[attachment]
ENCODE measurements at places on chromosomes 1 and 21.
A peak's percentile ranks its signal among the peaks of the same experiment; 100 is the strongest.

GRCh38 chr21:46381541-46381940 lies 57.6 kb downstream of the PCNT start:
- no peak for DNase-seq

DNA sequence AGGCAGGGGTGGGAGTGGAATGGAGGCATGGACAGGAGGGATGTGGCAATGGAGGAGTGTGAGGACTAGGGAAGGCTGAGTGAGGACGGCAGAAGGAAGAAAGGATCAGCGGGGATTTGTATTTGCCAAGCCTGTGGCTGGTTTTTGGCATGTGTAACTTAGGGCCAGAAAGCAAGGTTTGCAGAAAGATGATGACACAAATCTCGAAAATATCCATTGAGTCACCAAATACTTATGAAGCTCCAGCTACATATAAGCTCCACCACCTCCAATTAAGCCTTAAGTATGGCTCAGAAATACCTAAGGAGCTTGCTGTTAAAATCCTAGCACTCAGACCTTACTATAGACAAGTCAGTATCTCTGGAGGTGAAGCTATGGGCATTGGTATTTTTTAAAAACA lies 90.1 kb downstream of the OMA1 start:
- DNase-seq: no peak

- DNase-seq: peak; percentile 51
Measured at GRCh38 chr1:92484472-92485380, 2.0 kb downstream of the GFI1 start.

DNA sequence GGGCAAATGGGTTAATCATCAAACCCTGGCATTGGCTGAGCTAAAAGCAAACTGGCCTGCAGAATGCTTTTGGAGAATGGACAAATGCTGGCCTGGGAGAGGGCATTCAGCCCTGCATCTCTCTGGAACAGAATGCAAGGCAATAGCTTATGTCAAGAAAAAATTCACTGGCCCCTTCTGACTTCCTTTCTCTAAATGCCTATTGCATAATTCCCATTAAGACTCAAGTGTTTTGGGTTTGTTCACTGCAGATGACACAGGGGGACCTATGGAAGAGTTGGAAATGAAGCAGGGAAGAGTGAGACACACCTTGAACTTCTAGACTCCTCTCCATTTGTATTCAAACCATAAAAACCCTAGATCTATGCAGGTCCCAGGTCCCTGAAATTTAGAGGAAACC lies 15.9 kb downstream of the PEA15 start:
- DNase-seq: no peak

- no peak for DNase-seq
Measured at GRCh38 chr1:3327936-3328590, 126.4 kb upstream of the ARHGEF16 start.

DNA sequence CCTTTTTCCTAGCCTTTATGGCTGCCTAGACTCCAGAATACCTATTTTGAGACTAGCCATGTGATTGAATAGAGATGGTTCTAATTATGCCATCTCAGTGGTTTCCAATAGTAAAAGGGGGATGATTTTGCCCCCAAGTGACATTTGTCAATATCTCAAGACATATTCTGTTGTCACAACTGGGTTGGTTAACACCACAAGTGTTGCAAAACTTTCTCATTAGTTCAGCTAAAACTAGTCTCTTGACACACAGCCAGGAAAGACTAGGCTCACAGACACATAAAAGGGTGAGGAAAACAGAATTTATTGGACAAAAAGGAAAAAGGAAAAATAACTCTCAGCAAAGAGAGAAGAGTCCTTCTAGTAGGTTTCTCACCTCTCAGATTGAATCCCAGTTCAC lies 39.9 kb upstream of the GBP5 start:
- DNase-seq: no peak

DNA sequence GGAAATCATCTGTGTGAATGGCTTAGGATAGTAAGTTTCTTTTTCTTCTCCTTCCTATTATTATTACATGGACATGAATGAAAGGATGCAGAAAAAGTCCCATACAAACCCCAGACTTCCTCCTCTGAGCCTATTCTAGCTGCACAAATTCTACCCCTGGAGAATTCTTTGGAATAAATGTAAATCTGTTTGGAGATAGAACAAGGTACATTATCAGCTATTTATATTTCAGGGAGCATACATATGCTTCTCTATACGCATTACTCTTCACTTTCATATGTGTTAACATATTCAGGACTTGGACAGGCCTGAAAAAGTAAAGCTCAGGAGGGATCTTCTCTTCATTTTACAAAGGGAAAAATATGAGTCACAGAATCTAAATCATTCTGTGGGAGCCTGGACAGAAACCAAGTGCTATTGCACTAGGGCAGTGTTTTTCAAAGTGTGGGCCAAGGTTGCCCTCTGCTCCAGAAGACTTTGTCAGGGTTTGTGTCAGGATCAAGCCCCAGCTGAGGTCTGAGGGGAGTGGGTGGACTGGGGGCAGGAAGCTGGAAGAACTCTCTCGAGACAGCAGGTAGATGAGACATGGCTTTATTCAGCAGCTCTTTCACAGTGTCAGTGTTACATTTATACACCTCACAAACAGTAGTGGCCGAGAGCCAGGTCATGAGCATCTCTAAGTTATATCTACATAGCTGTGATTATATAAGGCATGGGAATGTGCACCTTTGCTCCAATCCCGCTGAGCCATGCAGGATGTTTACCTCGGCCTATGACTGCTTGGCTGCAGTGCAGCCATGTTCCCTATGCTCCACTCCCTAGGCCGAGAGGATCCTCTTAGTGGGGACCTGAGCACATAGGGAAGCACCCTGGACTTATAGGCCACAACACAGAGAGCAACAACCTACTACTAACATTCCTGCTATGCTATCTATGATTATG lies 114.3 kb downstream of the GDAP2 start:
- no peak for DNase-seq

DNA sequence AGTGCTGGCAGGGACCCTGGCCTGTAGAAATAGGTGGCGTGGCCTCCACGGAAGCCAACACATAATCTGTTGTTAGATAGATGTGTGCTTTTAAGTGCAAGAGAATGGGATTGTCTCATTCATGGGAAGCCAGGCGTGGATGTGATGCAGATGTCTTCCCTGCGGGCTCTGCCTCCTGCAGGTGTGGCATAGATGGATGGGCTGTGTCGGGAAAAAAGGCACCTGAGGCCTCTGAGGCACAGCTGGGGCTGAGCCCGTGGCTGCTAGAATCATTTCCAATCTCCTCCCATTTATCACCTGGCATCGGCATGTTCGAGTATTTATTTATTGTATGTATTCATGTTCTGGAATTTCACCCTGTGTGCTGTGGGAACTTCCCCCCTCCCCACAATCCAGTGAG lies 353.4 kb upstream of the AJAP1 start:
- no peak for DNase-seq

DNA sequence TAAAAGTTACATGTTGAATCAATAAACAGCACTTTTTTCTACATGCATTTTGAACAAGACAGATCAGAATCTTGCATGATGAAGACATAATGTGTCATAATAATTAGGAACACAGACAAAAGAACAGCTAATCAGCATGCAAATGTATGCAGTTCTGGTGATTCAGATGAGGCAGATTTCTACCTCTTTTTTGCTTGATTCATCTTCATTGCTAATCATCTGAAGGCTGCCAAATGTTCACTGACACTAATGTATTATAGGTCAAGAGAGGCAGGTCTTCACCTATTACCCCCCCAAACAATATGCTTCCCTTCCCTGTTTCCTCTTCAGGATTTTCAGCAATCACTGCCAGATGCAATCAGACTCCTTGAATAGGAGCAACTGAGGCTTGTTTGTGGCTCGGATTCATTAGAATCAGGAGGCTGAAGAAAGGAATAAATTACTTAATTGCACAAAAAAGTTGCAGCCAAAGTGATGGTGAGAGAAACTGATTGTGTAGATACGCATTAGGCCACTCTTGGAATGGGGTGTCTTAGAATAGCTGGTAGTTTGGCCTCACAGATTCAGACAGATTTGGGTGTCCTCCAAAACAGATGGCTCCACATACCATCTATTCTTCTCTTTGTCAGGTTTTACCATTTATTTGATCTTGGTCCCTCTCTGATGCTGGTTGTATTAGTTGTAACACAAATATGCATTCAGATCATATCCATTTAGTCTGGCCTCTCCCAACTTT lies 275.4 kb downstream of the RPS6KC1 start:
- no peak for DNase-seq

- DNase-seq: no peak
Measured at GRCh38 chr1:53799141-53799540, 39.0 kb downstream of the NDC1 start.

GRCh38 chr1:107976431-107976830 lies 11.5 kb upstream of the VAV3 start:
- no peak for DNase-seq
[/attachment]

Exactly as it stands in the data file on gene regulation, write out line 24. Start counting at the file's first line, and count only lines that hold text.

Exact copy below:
- no peak for DNase-seq